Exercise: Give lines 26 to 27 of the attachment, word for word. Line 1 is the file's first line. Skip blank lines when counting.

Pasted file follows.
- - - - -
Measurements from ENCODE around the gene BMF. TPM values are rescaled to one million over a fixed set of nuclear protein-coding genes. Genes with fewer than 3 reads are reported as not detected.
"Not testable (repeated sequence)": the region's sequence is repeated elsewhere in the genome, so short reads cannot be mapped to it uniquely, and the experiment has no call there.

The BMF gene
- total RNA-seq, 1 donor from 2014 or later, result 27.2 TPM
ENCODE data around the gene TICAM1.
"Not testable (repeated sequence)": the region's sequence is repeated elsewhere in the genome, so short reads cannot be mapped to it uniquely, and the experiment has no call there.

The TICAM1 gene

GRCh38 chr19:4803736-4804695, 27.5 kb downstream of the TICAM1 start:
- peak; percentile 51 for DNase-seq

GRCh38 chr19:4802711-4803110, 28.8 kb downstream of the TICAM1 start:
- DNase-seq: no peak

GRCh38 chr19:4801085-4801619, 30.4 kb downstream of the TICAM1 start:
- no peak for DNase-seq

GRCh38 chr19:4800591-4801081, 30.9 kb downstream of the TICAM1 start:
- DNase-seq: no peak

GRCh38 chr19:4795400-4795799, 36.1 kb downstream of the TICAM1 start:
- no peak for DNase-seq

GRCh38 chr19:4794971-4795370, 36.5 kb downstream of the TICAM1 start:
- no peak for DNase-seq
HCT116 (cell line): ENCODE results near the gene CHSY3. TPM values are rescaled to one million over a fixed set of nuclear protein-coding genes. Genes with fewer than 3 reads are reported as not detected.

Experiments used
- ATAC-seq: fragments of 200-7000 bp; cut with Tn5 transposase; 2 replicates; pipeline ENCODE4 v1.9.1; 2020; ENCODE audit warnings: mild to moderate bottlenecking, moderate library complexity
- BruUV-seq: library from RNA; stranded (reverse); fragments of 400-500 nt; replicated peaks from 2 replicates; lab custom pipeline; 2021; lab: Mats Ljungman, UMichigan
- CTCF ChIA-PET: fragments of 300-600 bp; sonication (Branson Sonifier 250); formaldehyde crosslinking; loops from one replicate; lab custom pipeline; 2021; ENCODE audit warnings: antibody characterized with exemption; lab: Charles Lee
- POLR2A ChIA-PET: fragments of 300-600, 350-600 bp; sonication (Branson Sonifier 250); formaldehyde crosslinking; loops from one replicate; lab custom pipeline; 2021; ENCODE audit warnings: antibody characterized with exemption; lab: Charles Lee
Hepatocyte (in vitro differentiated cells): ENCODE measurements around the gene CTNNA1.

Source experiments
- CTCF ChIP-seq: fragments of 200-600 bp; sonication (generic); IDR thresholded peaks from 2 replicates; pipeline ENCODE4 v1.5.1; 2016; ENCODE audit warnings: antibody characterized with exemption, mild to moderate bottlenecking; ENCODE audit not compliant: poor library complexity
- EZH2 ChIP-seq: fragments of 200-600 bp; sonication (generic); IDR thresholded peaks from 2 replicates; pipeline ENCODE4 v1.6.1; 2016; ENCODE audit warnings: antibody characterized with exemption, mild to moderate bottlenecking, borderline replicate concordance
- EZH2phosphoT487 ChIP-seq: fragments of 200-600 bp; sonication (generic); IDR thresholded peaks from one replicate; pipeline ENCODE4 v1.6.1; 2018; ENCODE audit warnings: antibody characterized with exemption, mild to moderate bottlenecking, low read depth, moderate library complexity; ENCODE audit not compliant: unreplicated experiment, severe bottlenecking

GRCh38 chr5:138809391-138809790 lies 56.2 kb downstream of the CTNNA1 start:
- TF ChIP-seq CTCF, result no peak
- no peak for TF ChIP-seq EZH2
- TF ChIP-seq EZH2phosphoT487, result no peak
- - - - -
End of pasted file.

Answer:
Hepatocyte (in vitro differentiated cells): ENCODE measurements around the gene CTNNA1.

Source experiments